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Soup’s On!

The aroma instantly brings a smile to your lips and your senses come alive with the anticipation of the flavors that will dance on your tongue and warm your tummy. This is the perfect weather for enjoying a steaming hot bowl of your favorite comforting soup.

Aside from some heavy cream versions that are very high in fat and calories, most soups deliver plenty of health benefits.

Alameda Post - a bowl of butternut squash soup next to a butternut squash

An easy way to eat your veggies

Do you have trouble getting enough vegetables each day? Some soups can supply you with a full serving and up to your daily recommended consumption of vegetables. If creamy is what you desire, a puree of pumpkin or butternut squash makes for a rich base to fill your bowl. We’ve extolled the benefits of fall/winter squash in a previous article, Let’s Give ‘em Pumpkin to Talk About. All squash—winter and those commonly known as summer squash, such as zucchini—hold up well in soups. Winter squash is generally higher in vitamin B1, while summer squash is richer in B2 and Vitamin C. A big difference, though, in winter versus summer squash is the amount of magnesium per serving. Winter squash contains about double the amount, and most Americans do not get enough of the mineral, which is best achieved via foods rather than supplements.

According to Katherine Zeratsky, R.D., L.D., Mayo Clinic: “Magnesium plays many crucial roles in the body, such as supporting muscle and nerve function and energy production. Low magnesium levels usually don’t cause symptoms. However, chronically low levels can increase the risk of high blood pressure, heart disease, type 2 diabetes, and osteoporosis. Too much magnesium from foods isn’t a concern for healthy adults. However, the same can’t be said for supplements. High doses of magnesium from supplements or medications can cause nausea, abdominal cramping, and diarrhea.”

That cup or bowl of piping hot goodness is hydration in a meal. People tend to consume less liquid in cold weather when they are less likely to be getting hot and sweaty, but it is always best for your health to stay hydrated regardless of weather. Soup is a healthy way to get that liquid, compared to other hot concoctions. It is loaded with vitamins and nutrients, many of which are known to fight disease. Amp up your pot au feu’s immune-boosting powers by loading it up with garlic, onions, celery, and carrots.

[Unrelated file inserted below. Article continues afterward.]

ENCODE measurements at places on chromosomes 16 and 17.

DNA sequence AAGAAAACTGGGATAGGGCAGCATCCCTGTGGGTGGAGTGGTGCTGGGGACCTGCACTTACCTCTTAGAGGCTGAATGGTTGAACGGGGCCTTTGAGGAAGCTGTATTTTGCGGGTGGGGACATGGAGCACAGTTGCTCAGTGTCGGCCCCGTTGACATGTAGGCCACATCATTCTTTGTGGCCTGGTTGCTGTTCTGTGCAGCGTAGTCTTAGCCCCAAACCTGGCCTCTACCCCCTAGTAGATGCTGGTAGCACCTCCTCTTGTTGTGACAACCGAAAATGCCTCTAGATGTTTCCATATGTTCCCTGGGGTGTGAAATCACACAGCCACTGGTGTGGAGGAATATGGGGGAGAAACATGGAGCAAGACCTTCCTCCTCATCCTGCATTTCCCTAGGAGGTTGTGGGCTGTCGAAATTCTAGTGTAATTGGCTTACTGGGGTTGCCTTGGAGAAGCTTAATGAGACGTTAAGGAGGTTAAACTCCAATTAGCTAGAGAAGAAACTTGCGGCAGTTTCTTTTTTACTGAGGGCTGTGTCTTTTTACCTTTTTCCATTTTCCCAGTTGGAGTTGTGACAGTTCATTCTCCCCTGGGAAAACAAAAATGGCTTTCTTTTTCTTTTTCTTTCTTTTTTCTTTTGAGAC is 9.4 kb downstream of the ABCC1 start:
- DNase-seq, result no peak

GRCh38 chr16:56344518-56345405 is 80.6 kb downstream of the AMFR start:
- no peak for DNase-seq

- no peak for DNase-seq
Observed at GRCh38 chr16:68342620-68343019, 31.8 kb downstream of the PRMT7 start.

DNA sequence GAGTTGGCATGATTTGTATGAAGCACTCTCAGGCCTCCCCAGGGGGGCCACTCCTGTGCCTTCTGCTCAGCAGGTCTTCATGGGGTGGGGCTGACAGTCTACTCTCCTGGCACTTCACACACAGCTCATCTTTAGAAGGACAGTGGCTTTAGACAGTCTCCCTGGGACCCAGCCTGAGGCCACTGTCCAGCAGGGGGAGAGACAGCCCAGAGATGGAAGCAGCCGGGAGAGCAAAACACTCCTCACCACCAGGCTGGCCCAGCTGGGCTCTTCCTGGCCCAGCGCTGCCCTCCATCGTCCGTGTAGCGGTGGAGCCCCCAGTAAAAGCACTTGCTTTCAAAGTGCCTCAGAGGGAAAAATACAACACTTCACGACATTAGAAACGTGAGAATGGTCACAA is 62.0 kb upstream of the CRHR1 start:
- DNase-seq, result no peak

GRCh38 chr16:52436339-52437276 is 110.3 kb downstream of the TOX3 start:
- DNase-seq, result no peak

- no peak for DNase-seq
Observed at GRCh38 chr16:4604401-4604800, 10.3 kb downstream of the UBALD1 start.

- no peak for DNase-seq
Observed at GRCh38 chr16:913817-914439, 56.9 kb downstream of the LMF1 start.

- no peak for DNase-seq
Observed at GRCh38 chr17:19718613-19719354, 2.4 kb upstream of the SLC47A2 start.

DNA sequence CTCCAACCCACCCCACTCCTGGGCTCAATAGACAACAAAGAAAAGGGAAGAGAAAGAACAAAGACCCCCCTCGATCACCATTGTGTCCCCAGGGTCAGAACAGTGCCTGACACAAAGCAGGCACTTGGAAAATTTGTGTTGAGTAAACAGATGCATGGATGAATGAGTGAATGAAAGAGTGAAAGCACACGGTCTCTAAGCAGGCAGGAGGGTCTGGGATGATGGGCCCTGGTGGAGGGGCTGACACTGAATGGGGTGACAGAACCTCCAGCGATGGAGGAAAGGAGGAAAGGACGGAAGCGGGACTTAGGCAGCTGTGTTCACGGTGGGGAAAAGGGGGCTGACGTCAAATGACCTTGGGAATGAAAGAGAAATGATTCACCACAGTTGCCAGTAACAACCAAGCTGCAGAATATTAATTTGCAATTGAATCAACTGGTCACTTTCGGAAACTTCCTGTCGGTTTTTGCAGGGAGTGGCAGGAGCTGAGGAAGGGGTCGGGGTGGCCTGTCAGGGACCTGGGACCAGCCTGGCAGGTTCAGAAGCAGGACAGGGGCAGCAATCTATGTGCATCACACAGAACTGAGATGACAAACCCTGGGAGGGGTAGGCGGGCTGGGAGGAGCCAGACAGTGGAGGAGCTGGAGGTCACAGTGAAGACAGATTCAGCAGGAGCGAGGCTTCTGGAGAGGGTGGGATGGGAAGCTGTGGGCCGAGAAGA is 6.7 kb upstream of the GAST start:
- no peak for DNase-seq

Alameda Post - a tomato based soup

Filling your bowl with goodness

You can aid your digestive health by adding fiber-rich veggies, beans, and lentils to that simmering pot. The fiber is not just good for gut health, but also will help keep you satiated longer, which can be helpful in keeping your blood sugar levels stable. Take that soup to the next level by starting with a bone broth. If you don’t make your own, be careful of how much sodium is in the broth you buy—and that goes for any store-bought broth or stock. When making your own bone broth, slow-cook the whole carcass with bones, tendons, and ligaments. The result will be a delicious bone broth that is high in gelatin, collagen, and glycine that have a natural anti-inflammatory effect.

Making soup is simple to do and easy on the wallet. There are any number of gadgets you can use to make soup but for centuries a pot and a heat source were the only required tools. Once you’ve done the work of prepping the ingredients, cooking soup is fairly hands-off. Pro tip: when making soup, make a BIG pot, as it freezes beautifully. Then next time the weather has you yearning for that savory broth—or maybe you are just too tired to cook—you just need to pull it out of the freezer, reheat, and enjoy.  You won’t break the bank shopping for ingredients to make a delicious and satisfyingly hearty soup. Even when adding protein, you can keep your recipe budget-friendly, as small quantities go a long way.

Now, please excuse me. I am about to enjoy a steaming bowl of savory black garlic ramen with a perfectly hard-boiled egg and fresh kale added right near the end of the cooking. So satisfying.

Contributing writer Denise Lum is a Health and Fitness Coach raising her family in Alameda. Contact her via [email protected] or Her writing is collected at

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